Cloudmeter Applies Big Data Analytics to the Network

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    Five Ways to Know if Your Challenge Is Big Data or Lots of Data

    There’s a lot of useful machine data flowing across the average network; the challenge has been finding a way to effectively capture it and then analyze it in a way that makes it useful.

    Looking to take on the challenge is Cloudmeter, a startup company that this week launched a set of tools for capturing that data using a set of what the company refers to as ultra-lightweight agents, and then promised to deliver an application to analyze all that data later this year.

    According to Cloudmeter CEO Mike Dickey, Cloudmeter Stream agents can be deployed on networks and servers to capture machine data in real time in a way that can be associated with a specific user experience or application.

    Cloudmeter Insight is a Big Data analytics application that harvests all the data in a way that provides network managers with actionable intelligence, says Dickey.


    Dickey says Cloudmeter technologies have a lightweight footprint not only in terms of the agents deployed, but also because the company’s software can be deployed as a virtual appliance.

    In addition, Dickey says Cloudmeter plans to support integration with other relevant technologies, such as the Splunk indexing engine and GoodData business intelligence application that is delivered as a service via the cloud.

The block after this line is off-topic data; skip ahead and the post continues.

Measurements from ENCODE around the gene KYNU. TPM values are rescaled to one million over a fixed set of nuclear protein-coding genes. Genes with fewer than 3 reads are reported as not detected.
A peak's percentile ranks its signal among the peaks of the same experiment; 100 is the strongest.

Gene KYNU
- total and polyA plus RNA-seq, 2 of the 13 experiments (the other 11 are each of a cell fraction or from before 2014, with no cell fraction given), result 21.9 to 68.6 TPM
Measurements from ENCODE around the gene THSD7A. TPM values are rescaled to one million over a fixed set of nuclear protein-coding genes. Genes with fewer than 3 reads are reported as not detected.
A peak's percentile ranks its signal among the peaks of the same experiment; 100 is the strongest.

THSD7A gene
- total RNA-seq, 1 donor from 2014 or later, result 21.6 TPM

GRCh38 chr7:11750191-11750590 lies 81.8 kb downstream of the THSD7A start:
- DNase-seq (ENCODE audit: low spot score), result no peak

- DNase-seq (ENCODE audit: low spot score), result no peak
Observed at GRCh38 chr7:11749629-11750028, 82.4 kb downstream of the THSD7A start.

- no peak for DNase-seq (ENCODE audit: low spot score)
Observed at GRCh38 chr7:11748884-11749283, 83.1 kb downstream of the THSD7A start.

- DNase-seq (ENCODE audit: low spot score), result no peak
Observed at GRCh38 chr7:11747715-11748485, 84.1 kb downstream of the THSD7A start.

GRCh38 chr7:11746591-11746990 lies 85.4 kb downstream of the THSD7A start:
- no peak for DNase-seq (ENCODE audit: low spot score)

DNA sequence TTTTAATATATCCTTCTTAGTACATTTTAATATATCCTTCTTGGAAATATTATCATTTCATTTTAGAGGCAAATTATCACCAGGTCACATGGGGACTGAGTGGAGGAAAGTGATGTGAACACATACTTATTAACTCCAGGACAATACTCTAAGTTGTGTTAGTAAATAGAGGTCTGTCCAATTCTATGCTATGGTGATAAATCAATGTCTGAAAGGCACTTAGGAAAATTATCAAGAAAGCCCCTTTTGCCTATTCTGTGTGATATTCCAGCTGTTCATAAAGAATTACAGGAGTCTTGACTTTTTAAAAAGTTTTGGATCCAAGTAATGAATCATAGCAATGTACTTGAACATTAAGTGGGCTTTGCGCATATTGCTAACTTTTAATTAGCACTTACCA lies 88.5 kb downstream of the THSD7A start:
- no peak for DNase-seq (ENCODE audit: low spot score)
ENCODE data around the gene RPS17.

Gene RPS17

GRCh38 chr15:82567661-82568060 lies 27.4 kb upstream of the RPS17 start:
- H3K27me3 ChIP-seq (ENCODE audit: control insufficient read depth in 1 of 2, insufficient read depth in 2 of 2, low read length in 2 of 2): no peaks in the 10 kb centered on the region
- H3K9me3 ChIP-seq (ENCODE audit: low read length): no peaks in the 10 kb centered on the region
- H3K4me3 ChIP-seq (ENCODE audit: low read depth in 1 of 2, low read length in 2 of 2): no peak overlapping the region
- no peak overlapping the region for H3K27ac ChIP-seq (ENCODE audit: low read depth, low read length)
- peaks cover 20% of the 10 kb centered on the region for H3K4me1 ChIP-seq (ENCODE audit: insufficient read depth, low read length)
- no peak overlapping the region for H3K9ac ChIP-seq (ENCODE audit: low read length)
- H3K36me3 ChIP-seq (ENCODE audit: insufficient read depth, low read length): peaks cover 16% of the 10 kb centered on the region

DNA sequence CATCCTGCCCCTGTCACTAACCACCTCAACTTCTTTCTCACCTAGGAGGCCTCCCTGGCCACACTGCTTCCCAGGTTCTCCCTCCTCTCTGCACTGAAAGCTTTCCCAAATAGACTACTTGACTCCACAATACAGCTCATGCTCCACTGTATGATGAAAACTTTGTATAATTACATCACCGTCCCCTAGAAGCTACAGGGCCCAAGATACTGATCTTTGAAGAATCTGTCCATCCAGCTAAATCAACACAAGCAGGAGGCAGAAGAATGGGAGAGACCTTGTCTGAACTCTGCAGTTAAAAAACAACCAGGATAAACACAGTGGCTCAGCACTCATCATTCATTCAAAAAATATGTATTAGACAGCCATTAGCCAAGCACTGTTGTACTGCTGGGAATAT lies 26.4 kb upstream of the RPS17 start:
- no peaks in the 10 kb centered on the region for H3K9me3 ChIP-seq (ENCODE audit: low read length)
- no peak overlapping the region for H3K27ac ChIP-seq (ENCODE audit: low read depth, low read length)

With the rise of Big Data, organizations are about to have more access to information that shows what’s actually happening on their networks and servers. More than likely, that means a lot of IT organizations are probably going to be in for a few surprises.

    Mike Vizard
    Mike Vizard
    Michael Vizard is a seasoned IT journalist, with nearly 30 years of experience writing and editing about enterprise IT issues. He is a contributor to publications including Programmableweb, IT Business Edge, CIOinsight and UBM Tech. He formerly was editorial director for Ziff-Davis Enterprise, where he launched the company’s custom content division, and has also served as editor in chief for CRN and InfoWorld. He also has held editorial positions at PC Week, Computerworld and Digital Review.

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